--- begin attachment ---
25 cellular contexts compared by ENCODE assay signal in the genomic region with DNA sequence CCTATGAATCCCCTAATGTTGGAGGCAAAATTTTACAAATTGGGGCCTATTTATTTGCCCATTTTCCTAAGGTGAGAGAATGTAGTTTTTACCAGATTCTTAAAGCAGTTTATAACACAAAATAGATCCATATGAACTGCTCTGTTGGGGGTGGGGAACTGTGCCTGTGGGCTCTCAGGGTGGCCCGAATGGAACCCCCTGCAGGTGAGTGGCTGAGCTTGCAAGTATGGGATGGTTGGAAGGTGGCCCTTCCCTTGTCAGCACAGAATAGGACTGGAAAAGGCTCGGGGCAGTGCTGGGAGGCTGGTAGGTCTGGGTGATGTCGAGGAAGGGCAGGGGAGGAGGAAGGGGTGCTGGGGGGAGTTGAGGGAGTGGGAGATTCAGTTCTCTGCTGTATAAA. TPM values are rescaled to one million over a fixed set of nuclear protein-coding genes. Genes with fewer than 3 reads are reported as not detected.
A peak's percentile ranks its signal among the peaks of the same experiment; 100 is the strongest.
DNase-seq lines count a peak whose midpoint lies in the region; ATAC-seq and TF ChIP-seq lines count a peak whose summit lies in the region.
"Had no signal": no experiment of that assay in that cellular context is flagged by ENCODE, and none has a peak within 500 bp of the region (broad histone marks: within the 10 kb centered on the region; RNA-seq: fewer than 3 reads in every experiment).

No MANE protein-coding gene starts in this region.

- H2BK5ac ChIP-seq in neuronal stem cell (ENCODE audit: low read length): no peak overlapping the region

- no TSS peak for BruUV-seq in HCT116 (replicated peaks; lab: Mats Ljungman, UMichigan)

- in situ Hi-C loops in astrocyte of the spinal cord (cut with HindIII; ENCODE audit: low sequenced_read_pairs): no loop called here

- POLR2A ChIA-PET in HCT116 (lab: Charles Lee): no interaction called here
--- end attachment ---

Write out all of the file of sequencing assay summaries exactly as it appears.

25 cellular contexts compared by ENCODE assay signal in the genomic region with DNA sequence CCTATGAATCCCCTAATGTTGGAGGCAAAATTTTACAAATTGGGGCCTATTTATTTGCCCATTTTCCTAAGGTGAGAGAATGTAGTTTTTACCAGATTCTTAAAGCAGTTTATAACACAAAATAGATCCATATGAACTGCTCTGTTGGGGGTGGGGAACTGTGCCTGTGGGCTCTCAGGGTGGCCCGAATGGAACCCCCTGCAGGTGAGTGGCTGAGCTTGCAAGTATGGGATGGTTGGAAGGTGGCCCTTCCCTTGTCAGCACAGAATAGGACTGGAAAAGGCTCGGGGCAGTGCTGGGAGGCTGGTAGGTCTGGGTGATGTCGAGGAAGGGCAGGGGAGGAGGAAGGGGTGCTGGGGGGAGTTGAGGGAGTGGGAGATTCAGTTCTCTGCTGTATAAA. TPM values are rescaled to one million over a fixed set of nuclear protein-coding genes. Genes with fewer than 3 reads are reported as not detected.
A peak's percentile ranks its signal among the peaks of the same experiment; 100 is the strongest.
DNase-seq lines count a peak whose midpoint lies in the region; ATAC-seq and TF ChIP-seq lines count a peak whose summit lies in the region.
"Had no signal": no experiment of that assay in that cellular context is flagged by ENCODE, and none has a peak within 500 bp of the region (broad histone marks: within the 10 kb centered on the region; RNA-seq: fewer than 3 reads in every experiment).

No MANE protein-coding gene starts in this region.

- H2BK5ac ChIP-seq in neuronal stem cell (ENCODE audit: low read length): no peak overlapping the region

- no TSS peak for BruUV-seq in HCT116 (replicated peaks; lab: Mats Ljungman, UMichigan)

- in situ Hi-C loops in astrocyte of the spinal cord (cut with HindIII; ENCODE audit: low sequenced_read_pairs): no loop called here

- POLR2A ChIA-PET in HCT116 (lab: Charles Lee): no interaction called here